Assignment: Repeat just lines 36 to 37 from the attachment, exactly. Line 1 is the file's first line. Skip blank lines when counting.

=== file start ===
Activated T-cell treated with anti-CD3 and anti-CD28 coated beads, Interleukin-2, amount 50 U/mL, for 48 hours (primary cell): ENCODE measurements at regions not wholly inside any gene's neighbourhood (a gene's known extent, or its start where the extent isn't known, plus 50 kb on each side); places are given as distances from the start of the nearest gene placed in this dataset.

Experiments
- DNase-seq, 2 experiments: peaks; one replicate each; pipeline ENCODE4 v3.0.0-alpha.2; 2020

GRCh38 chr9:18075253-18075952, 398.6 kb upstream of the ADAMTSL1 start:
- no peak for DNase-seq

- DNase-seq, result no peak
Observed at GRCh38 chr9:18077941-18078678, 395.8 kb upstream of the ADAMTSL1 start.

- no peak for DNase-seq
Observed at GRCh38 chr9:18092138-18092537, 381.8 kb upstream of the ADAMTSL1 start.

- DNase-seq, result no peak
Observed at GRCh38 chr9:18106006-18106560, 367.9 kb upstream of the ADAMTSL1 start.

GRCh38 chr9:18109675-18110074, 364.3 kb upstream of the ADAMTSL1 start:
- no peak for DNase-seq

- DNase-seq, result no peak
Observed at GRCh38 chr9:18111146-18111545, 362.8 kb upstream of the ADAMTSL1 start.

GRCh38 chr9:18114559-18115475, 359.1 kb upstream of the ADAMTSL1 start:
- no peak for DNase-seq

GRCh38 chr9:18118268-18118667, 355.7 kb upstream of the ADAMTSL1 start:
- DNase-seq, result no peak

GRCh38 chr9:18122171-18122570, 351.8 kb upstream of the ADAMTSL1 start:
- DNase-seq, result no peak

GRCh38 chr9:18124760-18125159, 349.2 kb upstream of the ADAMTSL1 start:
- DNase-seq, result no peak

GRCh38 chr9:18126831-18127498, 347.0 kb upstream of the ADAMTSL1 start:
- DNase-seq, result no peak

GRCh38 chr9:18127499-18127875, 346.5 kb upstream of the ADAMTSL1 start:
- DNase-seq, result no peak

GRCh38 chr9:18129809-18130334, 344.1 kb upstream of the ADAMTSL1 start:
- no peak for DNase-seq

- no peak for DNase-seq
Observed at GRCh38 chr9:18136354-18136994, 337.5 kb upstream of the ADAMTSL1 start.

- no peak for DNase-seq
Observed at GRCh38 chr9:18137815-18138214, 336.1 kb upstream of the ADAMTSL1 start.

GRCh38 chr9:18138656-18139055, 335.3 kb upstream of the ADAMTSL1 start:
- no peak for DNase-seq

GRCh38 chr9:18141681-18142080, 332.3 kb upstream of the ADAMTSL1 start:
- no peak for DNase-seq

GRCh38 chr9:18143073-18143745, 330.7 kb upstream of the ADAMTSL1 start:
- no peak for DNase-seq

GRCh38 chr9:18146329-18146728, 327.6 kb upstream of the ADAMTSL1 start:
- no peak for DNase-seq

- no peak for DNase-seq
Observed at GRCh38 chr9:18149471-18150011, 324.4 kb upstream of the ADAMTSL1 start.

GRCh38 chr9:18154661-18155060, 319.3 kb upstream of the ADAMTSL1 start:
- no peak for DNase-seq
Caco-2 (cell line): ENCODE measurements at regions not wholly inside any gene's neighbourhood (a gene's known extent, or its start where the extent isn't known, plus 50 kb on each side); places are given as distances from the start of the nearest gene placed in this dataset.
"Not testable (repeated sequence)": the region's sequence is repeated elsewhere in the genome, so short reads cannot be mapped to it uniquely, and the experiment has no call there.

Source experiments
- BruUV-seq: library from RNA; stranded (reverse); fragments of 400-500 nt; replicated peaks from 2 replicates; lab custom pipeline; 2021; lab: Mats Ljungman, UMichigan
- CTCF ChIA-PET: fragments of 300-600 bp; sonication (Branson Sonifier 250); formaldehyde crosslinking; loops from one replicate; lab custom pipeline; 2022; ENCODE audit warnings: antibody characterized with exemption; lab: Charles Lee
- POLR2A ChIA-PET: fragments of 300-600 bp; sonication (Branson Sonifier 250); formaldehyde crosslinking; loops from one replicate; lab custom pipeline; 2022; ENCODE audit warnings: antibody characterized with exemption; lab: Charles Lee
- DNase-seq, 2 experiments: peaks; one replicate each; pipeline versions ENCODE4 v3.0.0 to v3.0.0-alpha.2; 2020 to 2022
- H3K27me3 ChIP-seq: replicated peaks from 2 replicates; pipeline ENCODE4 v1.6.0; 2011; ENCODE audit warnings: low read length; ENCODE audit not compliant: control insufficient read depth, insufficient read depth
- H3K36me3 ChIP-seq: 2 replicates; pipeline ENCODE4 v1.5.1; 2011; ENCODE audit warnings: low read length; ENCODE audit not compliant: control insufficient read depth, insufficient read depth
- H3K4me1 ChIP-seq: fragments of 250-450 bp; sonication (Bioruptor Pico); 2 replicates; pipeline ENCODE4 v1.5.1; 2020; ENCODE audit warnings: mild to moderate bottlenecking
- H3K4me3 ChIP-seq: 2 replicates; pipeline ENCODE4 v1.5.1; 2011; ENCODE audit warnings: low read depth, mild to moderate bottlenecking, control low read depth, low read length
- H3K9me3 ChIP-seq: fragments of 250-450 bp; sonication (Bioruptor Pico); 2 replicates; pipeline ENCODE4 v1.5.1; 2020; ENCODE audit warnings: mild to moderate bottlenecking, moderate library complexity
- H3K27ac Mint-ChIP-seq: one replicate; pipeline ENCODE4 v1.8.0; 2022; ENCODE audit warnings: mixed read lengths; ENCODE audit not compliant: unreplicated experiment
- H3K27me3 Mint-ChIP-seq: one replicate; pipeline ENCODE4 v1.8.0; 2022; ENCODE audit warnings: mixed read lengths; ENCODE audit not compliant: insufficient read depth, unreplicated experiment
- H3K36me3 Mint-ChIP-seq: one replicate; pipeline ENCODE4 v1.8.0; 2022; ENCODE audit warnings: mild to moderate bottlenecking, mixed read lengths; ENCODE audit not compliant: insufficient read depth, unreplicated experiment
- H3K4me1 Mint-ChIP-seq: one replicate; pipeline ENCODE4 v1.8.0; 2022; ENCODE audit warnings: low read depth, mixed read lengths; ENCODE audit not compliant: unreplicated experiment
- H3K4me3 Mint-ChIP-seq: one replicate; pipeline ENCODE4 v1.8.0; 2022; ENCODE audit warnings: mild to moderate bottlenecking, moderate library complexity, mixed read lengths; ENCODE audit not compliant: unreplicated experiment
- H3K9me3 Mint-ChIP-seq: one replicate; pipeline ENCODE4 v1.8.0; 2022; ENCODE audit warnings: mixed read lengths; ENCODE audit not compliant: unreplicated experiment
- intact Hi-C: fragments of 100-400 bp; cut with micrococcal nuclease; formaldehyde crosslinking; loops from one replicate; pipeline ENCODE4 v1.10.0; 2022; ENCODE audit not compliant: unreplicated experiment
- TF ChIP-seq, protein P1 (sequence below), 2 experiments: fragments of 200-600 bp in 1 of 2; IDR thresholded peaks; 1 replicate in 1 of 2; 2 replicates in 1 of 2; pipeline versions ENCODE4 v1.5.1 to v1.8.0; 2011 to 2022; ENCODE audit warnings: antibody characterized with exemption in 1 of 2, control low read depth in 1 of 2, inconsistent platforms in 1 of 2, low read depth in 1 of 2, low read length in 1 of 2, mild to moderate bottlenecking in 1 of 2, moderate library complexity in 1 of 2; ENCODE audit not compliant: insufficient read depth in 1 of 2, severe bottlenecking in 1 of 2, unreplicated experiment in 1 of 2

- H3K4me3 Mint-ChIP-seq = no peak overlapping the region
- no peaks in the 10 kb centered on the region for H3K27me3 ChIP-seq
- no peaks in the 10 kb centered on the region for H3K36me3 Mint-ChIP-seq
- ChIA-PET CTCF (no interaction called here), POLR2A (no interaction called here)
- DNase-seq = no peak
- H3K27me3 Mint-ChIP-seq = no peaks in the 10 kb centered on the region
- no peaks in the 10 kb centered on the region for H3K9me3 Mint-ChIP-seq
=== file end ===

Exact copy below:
GRCh38 chr9:18141681-18142080, 332.3 kb upstream of the ADAMTSL1 start:
- no peak for DNase-seq